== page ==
As regards the idea of a CO2 tax, I've always been opposed to this because of it resemblance to the poll tax. Think about it. It's okay for better off folks because they'll be able to absorb the bump in their tax bills with comparatively little pain. But for less well off folks, who may not be able to afford organic fair trade comestibles or suchlike, the bump would be greater, comparatively. There's also the rather Big Brother like concerns about how CO2 tax (I refuse to use "carbon" to mean anything gaseous) would be tracked. While applying it as indirect taxation to goods and services like VAT would be one thing, what about on activities, and in particular, on motoring? I recall with extreme distaste one article in The Independent in which the paper took the Government's dithering on black box road tracking as being a poor choice for the environment. Sorry, but no. I don't give a shiny shite if it saves the planet, the State has NO RIGHT to know where I'm driving and when. Similarly, it has no right to know what I'm buying and why.

Furthermore, a CO2 tax would disproportionately affect folks in rural areas. In Britain at least, public transport is not very good outside of London. In fact, it's totally useless in those areas for the most part. Why should those people pay more because public transport's not up to the job? Surely, if we want to dissuade people from using cars, maybe development of railways and buses is more logical? And if we want to dissuade people from taking short haul flights, how about construction of high speed rail? After all, the French TGV system has all but killed off the domestic flight in France...

Also, the day I volunteer for a larger tax bill is the day Satan will be skating to work. But that's because I'm an Evil Capitalist Bastard. :)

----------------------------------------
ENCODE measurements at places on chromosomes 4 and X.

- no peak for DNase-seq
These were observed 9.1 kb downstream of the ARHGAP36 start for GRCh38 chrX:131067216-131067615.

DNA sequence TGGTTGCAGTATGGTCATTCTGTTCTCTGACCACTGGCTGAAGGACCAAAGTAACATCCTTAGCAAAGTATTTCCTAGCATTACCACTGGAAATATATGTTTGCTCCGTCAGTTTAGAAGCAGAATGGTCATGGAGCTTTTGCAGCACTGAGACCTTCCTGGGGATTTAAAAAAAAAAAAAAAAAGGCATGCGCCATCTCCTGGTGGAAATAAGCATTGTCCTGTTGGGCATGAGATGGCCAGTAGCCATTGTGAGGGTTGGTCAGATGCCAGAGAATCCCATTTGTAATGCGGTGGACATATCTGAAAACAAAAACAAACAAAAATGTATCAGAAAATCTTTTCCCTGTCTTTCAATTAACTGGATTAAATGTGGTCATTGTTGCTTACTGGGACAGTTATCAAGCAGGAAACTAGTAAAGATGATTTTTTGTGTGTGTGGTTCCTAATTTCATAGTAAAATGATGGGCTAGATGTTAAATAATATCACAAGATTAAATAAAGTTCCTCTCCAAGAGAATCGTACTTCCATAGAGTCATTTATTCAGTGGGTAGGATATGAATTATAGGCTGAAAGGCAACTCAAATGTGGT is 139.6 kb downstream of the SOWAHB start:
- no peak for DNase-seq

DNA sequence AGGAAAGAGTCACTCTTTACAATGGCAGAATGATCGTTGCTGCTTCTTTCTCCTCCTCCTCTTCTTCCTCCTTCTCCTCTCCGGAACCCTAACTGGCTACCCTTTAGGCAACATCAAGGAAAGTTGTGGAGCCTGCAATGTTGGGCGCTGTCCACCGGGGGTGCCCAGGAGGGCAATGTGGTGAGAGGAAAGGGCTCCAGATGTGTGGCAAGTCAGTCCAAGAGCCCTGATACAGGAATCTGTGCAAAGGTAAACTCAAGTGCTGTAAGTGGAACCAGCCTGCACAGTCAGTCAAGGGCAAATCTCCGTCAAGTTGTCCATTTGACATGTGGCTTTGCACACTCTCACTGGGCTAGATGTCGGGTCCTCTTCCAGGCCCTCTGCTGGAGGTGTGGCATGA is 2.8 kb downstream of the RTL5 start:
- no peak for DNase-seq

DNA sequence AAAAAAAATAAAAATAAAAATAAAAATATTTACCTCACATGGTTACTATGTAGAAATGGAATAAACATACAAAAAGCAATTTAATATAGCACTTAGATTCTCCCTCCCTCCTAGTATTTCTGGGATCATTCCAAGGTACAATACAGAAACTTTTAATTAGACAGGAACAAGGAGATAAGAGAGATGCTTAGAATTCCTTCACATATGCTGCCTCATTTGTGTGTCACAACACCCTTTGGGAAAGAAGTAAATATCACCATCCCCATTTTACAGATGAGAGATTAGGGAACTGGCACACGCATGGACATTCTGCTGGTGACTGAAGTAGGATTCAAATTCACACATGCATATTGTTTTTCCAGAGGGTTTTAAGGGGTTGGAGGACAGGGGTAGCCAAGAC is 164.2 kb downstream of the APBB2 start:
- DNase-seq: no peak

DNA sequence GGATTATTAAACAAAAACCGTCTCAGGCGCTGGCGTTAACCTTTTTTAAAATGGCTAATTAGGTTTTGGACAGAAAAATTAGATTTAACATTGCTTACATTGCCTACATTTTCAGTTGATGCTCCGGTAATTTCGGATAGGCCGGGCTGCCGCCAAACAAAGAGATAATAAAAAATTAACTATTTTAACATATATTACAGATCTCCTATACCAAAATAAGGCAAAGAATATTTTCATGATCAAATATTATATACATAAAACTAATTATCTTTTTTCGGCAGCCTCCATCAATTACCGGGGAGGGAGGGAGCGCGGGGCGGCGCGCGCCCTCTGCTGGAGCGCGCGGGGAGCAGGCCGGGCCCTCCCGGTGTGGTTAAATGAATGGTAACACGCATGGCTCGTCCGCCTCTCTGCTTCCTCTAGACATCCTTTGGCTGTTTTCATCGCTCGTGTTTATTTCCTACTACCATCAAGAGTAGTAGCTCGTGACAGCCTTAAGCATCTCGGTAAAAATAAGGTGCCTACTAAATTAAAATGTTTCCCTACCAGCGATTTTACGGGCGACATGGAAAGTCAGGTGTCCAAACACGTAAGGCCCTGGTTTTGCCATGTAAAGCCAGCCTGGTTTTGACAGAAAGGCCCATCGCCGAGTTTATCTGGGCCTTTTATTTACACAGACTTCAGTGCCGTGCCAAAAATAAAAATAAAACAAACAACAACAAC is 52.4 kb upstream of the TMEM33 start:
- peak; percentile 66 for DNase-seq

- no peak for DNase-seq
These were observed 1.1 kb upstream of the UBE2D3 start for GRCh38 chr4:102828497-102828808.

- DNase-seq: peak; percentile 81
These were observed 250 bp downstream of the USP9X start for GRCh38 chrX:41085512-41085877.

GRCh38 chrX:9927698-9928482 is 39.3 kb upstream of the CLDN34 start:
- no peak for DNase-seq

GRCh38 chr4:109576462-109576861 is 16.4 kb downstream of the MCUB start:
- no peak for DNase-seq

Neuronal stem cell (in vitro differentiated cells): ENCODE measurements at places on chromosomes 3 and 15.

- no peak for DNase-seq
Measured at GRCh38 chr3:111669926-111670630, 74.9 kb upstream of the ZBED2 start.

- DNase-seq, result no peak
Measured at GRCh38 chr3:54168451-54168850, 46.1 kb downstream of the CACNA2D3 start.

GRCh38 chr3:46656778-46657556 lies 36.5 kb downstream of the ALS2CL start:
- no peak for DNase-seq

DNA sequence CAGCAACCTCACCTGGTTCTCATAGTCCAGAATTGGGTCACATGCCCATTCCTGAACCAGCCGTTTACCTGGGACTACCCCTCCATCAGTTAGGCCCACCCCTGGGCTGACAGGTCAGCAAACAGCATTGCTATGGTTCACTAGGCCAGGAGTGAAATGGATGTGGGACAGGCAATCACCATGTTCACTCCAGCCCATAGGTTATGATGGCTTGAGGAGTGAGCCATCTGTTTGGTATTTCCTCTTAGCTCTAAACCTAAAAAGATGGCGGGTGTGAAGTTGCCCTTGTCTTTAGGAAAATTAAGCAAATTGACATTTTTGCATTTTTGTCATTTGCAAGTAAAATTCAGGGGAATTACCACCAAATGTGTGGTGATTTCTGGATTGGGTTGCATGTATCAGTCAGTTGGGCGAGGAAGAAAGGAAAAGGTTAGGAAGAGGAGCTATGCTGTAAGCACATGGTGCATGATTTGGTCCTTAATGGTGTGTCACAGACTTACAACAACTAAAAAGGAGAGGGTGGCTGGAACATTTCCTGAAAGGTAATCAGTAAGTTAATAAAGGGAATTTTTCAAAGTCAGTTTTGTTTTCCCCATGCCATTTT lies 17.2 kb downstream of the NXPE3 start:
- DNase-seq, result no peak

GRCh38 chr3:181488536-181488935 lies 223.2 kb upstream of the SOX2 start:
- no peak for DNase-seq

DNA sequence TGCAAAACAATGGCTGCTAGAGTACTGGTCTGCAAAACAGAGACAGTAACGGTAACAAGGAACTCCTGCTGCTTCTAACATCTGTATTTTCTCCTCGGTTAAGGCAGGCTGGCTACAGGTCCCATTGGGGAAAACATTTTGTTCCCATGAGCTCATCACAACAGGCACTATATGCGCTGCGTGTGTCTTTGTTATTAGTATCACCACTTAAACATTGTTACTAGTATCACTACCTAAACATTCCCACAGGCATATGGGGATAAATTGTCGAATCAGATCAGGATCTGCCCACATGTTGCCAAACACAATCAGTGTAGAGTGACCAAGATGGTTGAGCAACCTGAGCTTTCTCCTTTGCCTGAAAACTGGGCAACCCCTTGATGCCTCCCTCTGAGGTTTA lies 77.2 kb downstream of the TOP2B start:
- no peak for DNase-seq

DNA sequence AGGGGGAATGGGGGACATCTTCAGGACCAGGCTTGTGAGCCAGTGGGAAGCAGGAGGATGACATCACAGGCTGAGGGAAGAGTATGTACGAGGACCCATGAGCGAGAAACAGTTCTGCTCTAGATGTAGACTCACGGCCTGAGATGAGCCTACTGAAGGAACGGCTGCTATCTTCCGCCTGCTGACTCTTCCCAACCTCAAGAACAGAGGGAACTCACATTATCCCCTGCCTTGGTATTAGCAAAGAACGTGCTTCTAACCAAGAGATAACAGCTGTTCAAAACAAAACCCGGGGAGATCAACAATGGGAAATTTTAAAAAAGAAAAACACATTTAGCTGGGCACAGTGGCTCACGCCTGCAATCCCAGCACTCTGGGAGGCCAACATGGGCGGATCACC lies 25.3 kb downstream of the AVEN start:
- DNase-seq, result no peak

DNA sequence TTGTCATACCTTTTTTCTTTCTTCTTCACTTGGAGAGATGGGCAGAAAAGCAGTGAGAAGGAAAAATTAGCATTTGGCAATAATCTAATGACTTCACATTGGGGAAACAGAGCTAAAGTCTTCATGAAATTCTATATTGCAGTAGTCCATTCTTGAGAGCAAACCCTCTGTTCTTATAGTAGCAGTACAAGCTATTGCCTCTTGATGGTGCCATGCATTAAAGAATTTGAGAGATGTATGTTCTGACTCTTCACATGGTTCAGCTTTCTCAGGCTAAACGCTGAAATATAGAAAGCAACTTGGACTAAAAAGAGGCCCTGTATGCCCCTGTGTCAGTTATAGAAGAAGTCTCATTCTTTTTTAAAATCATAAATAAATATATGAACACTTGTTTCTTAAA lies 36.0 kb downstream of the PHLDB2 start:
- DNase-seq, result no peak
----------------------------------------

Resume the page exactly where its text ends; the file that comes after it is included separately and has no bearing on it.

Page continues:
This has been a "What's Wrong with Environmentalists?" node.

First in series |||||||||||||||| Earth Hour

Okay, show of hands -- who stopped reading halfway through Hazelnut's writeup? He's against solar and wind power, he's skeptical that global warming is real, he assumes that environmentalists are self-serving yuppies... If you're coming from an environmentalist viewpoint, it's all a little hard to stomach. But as it turns out, he's mostly right.

The first thing you need to know about emissions trading is that it's not for you. Real emissions trading is not targeted at you, and you do not need to go through any sort of agency that claims to balance your carbon production against your carbon credits. If you have money to invest in saving the rainforest, buying energy star products, installing solar power, planting your own garden, or any of a hundred other things you can do to help the environment, then by all means do so! But if all you're doing is cleansing yourself of guilt ("the world may be going down the toilet, but at least it's not my fault!"), then you're out of luck; no good cleanser exists. Emission credit trading is for the big players, companies that don't care about saving the Earth or staying 'in balance', but who just want a good profit.

Emissions trading or 'Cap and Trade' is not a new idea. The first major program of this sort was created in 1990, when the USA modified its Clean Air Act to establish a market based trading system for sulfur dioxide (SO2), in an attempt to limit acid rain. The first auction for SO2 credits took place in 1993. By 2002 SO2 emissions had dropped 40%, and the cost of this reduction was only one tenth as much as industry leaders had projected. This set the stage for emission trading for other pollutants, but it certainly didn't prove we had a fool-proof system for reducing all types of pollution.

Cap and trade type programs work by limiting how much of a given pollutant can be let loose in a given area (usually country-wide) or industry (for example the power industry). Then the right to produce a unit of pollution is sold to the highest bidder. This is a great way to parcel out pollution rights, as it means that the cost of pollution is proportionate to the value of pollution to the producer, and it gives permission to pollute to those who need it the most.

If the government were to simply say "no one can pollute more than X", some polluters would be unable to curb their production, and might have to go out of business. At the same time, other polluters that could easily cut back might not, just because they come in under the maximum allowed amount. Under the cap and trade system those polluters that can easily reduce their output of pollution will do so, and will save money because they don't have to buy pollution credits. Those that can't reduce their output can continue to pollute as long as they pay. The added cost of buying pollution credits will encourage them to upgrade as soon as possible. This works wonderfully in fields where there's variation in the costs associated with polluting.